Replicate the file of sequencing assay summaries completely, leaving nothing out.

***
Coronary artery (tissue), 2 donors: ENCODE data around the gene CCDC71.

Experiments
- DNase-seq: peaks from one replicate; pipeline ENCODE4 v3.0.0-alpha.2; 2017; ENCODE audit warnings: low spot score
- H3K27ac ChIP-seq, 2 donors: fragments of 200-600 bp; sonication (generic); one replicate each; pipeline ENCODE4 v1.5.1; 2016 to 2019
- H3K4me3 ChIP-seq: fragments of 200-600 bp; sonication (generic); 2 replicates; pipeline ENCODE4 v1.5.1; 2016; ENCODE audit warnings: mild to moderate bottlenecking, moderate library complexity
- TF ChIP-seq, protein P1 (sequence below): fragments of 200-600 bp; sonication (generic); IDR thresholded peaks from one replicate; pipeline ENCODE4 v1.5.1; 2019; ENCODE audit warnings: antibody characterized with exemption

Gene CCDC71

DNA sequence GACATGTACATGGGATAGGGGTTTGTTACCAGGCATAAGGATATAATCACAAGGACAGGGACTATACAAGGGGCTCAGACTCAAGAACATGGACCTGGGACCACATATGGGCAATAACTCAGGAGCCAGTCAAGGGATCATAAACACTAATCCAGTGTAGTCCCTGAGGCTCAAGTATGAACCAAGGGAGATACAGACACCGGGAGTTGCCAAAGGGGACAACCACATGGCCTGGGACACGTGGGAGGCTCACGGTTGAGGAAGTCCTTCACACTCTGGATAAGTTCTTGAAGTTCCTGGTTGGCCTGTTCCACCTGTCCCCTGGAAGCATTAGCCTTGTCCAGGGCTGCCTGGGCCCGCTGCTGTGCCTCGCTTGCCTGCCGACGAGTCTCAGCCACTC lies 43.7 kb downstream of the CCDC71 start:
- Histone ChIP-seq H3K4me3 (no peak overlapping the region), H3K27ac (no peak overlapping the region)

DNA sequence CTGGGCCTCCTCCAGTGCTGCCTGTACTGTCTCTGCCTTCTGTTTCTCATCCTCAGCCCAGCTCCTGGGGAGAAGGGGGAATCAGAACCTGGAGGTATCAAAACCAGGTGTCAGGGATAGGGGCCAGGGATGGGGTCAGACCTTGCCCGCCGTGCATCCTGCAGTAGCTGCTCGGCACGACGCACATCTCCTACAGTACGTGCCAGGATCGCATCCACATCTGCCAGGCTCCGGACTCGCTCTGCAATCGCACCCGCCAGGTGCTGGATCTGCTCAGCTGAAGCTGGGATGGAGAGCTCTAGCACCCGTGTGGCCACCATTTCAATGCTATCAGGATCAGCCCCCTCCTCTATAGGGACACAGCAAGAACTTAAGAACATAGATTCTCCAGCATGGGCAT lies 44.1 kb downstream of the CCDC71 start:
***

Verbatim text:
Coronary artery (tissue), 2 donors: ENCODE data around the gene CCDC71.

Experiments
- DNase-seq: peaks from one replicate; pipeline ENCODE4 v3.0.0-alpha.2; 2017; ENCODE audit warnings: low spot score
- H3K27ac ChIP-seq, 2 donors: fragments of 200-600 bp; sonication (generic); one replicate each; pipeline ENCODE4 v1.5.1; 2016 to 2019
- H3K4me3 ChIP-seq: fragments of 200-600 bp; sonication (generic); 2 replicates; pipeline ENCODE4 v1.5.1; 2016; ENCODE audit warnings: mild to moderate bottlenecking, moderate library complexity
- TF ChIP-seq, protein P1 (sequence below): fragments of 200-600 bp; sonication (generic); IDR thresholded peaks from one replicate; pipeline ENCODE4 v1.5.1; 2019; ENCODE audit warnings: antibody characterized with exemption

Gene CCDC71

DNA sequence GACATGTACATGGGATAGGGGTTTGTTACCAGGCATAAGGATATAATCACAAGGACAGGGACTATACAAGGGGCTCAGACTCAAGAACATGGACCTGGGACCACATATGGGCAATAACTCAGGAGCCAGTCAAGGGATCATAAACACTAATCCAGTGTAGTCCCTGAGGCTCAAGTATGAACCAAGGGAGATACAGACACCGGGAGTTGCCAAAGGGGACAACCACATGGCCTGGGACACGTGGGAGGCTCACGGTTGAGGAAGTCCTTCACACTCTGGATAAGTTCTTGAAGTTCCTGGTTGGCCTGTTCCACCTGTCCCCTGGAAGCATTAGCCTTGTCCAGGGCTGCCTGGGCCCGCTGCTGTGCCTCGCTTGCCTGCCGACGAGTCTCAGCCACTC lies 43.7 kb downstream of the CCDC71 start:
- Histone ChIP-seq H3K4me3 (no peak overlapping the region), H3K27ac (no peak overlapping the region)

DNA sequence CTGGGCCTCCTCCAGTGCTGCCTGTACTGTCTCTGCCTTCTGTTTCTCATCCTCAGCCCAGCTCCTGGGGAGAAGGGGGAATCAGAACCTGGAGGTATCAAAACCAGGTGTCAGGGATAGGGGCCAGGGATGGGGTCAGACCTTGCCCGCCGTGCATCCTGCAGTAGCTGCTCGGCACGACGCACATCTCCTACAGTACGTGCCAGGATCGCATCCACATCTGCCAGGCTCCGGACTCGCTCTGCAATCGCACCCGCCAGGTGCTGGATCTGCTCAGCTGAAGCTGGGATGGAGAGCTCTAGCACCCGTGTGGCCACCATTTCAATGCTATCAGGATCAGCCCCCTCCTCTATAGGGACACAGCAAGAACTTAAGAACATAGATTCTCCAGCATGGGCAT lies 44.1 kb downstream of the CCDC71 start: